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How to Get Rid of Foot and Toenail Fungus Before it Gets Worse

How to Get Rid of Foot and Toenail Fungus Before it Gets Worse

If you’re struggling with toenail fungus or foot fungus, you’re certainly not alone. According to InformedHealth.org, these conditions affect up to 15% of the population. While this type of fungal infection is extremely common, getting rid of it isn’t always easy. However, there are several ways to treat and even help prevent foot and toenail fungus.

What are foot and toenail fungus?

Foot fungus is commonly known as athlete’s foot and is a fungal infection of the skin. While foot fungus most often occurs between the toes, it can also affect the entire sole of the foot. Toenail fungus, referred to as onychomycosis in the medical community, is a fungal infection that occurs in the toenails. These two infections are caused by the same fungi.

Foot fungus symptoms include:

  • Flakey, itchy skin
  • Thickened, white skin
  • Cracked, reddened skin

Toenail fungus symptoms include:

  • White marks and/or yellow streaks on nails
  • Brittle, crumbling nails
  • Thick, hard to trim nails
  • A bad smell

What causes foot and toenail fungus?

Fungi are microscopic organisms that can live on your skin and often don’t cause any problems. However, if you have any tiny wounds or cracks in your skin, fungi can enter and cause infection. Fungi generally need a moist, warm environment to grow and spread, which is why your feet and especially the skin between your toes are such common areas of fungal infection. Foot fungus can be spread through either direct skin contact or by contact with infected flakes of skin, while toenail fungus can be spread by having a pedicure with unsanitized tools, wearing shoes that cramp your toes, and walking barefoot in warm, damp areas.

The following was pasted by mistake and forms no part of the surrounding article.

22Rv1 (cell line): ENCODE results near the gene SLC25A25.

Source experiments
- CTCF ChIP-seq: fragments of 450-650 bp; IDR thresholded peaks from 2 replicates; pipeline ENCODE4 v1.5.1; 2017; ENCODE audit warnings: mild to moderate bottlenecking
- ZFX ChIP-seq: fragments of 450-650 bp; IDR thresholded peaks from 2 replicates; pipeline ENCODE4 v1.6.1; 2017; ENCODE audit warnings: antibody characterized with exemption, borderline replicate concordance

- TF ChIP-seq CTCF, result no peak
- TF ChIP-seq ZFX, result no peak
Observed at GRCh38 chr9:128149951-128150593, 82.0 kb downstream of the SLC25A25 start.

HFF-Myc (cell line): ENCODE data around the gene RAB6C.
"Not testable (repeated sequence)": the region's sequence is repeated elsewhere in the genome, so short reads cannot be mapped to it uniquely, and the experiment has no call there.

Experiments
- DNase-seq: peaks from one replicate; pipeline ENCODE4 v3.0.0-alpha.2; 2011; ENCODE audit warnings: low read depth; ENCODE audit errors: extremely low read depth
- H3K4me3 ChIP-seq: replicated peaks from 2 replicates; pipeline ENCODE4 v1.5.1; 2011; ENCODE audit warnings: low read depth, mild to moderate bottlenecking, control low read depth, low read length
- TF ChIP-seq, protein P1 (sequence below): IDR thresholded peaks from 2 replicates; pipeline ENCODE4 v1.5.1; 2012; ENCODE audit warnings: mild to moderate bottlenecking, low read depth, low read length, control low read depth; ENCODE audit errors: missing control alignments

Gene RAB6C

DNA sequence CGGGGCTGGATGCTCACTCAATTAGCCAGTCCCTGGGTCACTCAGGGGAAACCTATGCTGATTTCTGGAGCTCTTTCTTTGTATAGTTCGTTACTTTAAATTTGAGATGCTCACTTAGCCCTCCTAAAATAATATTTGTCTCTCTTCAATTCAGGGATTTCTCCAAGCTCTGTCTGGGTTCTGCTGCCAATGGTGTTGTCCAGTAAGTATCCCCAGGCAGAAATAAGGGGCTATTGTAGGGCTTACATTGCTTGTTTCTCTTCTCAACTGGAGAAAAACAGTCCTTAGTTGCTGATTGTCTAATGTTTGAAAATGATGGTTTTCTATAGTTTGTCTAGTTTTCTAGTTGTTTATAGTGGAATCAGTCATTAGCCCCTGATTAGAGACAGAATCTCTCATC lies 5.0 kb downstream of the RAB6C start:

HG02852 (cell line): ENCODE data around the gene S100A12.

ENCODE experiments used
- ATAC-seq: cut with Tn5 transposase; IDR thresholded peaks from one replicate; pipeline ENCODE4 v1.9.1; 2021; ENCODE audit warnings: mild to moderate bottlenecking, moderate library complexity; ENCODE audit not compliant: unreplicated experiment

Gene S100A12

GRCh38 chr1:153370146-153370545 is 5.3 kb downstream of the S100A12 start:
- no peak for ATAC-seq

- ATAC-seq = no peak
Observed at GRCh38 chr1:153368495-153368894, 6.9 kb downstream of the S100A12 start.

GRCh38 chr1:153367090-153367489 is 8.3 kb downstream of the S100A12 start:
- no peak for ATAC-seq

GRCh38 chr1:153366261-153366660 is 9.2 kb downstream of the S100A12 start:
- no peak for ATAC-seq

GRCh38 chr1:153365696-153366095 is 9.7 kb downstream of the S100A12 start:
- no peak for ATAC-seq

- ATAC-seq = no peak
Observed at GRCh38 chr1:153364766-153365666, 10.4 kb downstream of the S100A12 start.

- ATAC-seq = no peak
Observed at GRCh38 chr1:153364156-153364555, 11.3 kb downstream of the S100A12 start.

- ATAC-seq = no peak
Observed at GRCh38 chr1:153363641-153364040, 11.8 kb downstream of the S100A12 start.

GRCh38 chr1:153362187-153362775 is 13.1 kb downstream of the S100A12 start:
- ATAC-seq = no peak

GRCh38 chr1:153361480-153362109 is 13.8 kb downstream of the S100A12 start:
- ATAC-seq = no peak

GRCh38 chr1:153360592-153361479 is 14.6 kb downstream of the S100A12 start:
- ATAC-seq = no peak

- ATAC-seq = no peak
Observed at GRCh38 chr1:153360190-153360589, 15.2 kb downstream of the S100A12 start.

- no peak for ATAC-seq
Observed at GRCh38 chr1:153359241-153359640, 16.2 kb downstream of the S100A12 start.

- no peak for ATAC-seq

Who is at risk?

While runners and swimmers often suffer from foot fungus, you don’t have to be an athlete to get athlete’s foot. Several other risk factors for athlete’s foot include:

  • Circulation problems
  • Genetic predisposition
  • A weak or compromised immune system
  • Eczema and allergies

Risk factors for toenail fungus include:

  • Being older and male
  • Having a chronic condition such as diabetes or a weak immune system
  • Having had foot fungus
  • Recent surgery or injury to your toenail

The Importance of Early Treatment

Foot fungus and especially toenail fungus might not seem like a big deal at first because symptoms can be extremely mild in the beginning. However, athlete’s foot can eventually become extremely uncomfortable and can also cause toenail fungus. If left untreated, the effects of toenail fungus can be much more serious. The damage to your toenails can become permanent, the infection can spread to other parts of your body (such as the hands or groin), and walking can become difficult. At that point, surgery might become necessary.

Best Treatment Options

Fungal infections won’t go away on their own, so seeing a dermatologist is the best option. A board certified dermatologist can provide an accurate diagnosis and prescribe the right treatment for you.

Treatment for foot fungus usually involves anti-fungal creams or sprays applied directly to the skin. In addition to topical medications (those applied to the skin or nails), the treatment options for toenail fungus include oral anti-fungal medication, and in some cases, even surgical removal of the infected nail.


To help avoid spreading foot or toenail fungus and to avoid re-infection, be sure to:

  • Wear flip-flops around public pools, showers, and changing areas
  • Dry your feet completely after swimming or bathing
  • Wear shoes that allow your feet to breathe
  • Wash socks, towels, and sheets in water that’s at least 140 degrees Fahrenheit

If you think you might have foot or toenail fungus, the dermatology experts at Valley Skin Institute are here to help. Click here to request an appointment.

Dr. Leslie Storey | Valley Skin Institute

Dr. Leslie Storey is a board-certified physician specializing in medical and surgical dermatology. Her mission is to find and remove skin cancer, which she does more than 2,000 times a year. An expert in Mohs Surgery, Dr. Storey’s patients often comment that they are amazed at how minimal their scar is after they have healed from surgery. If you notice anything suspicious on your skin, request an appointment with Dr. Storey to have it checked out.

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